HISTORY OF
THE ARC ALLIANCE

The purpose of this document is to give a history of The Arc Alliance for the beginning of our strategic planning process. Much of the information listed in this document have been reported to me orally, and I cannot confirm the accuracy of that information. However, the story has become our history to a large extent and its accuracy is irrelevant as we set goals and objectives for the next three years.

The Arc Alliance is made up of five affiliated corporations:
The Arc Alliance, The Arc Alliance Advocacy Services, The Arc Alliance Children’s Services, The Arc Alliance Guardianship Services and The Arc Alliance Foundation.

Our mission is to support individuals of all ages with intellectual, developmental and other disabilities, and their families, by providing exceptional personal services, support and training; inspiring hope, potential, and well-being, ensuring valued life experiences and treatment expected by all people.

The Arc Alliance is an affiliate of The Arc, with nearly 700 state and local chapters nationwide. The Arc is the largest national community-based organization advocating for and serving people with intellectual and developmental disabilities and their families. The Arc is on the front lines to ensure that people with intellectual and developmental disabilities and their families have the support and services they need to be fully engaged in their communities. The Arc works with its federation of state and local chapters to create an impressive network of human service agencies ensuring they have the strongest civil rights advocates promoting and protecting their needs at all levels.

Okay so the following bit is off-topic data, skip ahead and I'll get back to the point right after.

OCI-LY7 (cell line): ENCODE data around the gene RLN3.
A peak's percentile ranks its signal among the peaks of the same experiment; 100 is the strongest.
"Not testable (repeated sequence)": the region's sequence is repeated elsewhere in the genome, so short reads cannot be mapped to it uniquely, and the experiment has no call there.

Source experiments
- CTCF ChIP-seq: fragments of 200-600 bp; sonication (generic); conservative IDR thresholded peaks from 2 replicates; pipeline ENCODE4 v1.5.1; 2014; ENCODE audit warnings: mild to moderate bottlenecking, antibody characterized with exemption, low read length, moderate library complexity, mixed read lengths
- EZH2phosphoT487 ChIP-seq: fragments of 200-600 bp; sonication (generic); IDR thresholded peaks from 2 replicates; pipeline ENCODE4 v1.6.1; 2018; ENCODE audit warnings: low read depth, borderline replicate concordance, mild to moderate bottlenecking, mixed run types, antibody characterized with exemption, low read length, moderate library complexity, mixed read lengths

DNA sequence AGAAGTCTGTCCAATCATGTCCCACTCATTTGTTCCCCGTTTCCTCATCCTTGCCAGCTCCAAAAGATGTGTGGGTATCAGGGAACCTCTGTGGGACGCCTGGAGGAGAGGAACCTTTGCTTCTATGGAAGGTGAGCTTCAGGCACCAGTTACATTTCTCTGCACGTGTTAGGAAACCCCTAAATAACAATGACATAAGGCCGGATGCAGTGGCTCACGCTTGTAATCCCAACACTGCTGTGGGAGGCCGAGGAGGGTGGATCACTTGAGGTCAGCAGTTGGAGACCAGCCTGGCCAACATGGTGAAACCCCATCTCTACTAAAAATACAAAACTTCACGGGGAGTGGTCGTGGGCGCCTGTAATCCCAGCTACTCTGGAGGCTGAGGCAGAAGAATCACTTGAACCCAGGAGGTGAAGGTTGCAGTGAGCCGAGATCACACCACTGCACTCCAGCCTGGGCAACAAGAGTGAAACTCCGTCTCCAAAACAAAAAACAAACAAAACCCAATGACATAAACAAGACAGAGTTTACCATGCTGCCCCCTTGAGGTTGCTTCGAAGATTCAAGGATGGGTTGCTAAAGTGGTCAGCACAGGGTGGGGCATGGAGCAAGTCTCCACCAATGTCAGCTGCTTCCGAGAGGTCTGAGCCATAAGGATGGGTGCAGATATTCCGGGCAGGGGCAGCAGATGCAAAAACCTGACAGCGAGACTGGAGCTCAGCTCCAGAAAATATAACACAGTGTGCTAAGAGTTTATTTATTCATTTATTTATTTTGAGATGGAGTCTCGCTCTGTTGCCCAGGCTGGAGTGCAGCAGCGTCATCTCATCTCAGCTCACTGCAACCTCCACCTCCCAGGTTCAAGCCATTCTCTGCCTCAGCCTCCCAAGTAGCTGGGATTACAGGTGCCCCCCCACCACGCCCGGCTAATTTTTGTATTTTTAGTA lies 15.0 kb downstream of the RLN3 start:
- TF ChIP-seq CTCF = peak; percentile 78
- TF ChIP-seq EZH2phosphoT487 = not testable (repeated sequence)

The Arc Alliance has gone through some changes over the years.  A brief history follows below:

The Arc Alliance, The Arc of Pennsylvania, and The Arc of the United States all were founded in the early 1950’s by parents of children with a disability.  The Arc Alliance continues to be a family driven organization and The Arc Alliance leadership and its Board of Directors continue to have a majority of board members who have a member of their family with a developmental disability.  This includes parents, grandparents, siblings, and persons with developmental disabilities.

The initial movement of The Arc was comprised mainly of mothers. In the early 50s many mothers did not work and those who had a child(ren) with a disability and did work usually had to quit their jobs because of a lack of supports in the community. People with a disability were being refused an education and there were no day programs for individuals with IDD. So women began to organize and develop programs for their children who had no options except institutionalization. The Arc of Montgomery County along with other local chapters of The Arc began to develop school programs for their children. With no funding options for these programs the locations of the programs were anywhere space could be made available including churches and synagogues and other organizations that provide the space free of charge. These programs grew in the 50’s and The Arc of Montgomery County and other chapters of The Arc began to provide programs in the late 50’s and early 60’s. There were three local chapters of The Arc that eventually became The Arc Alliance, all of which had similar beginnings. By the mid-60’s all three were large providers of educational and workshop programs. President Kennedy, because of his sister who had IDD began providing substantial funding for programs for this population. The three chapters of The Arc continued to expand rapidly during the 1960s.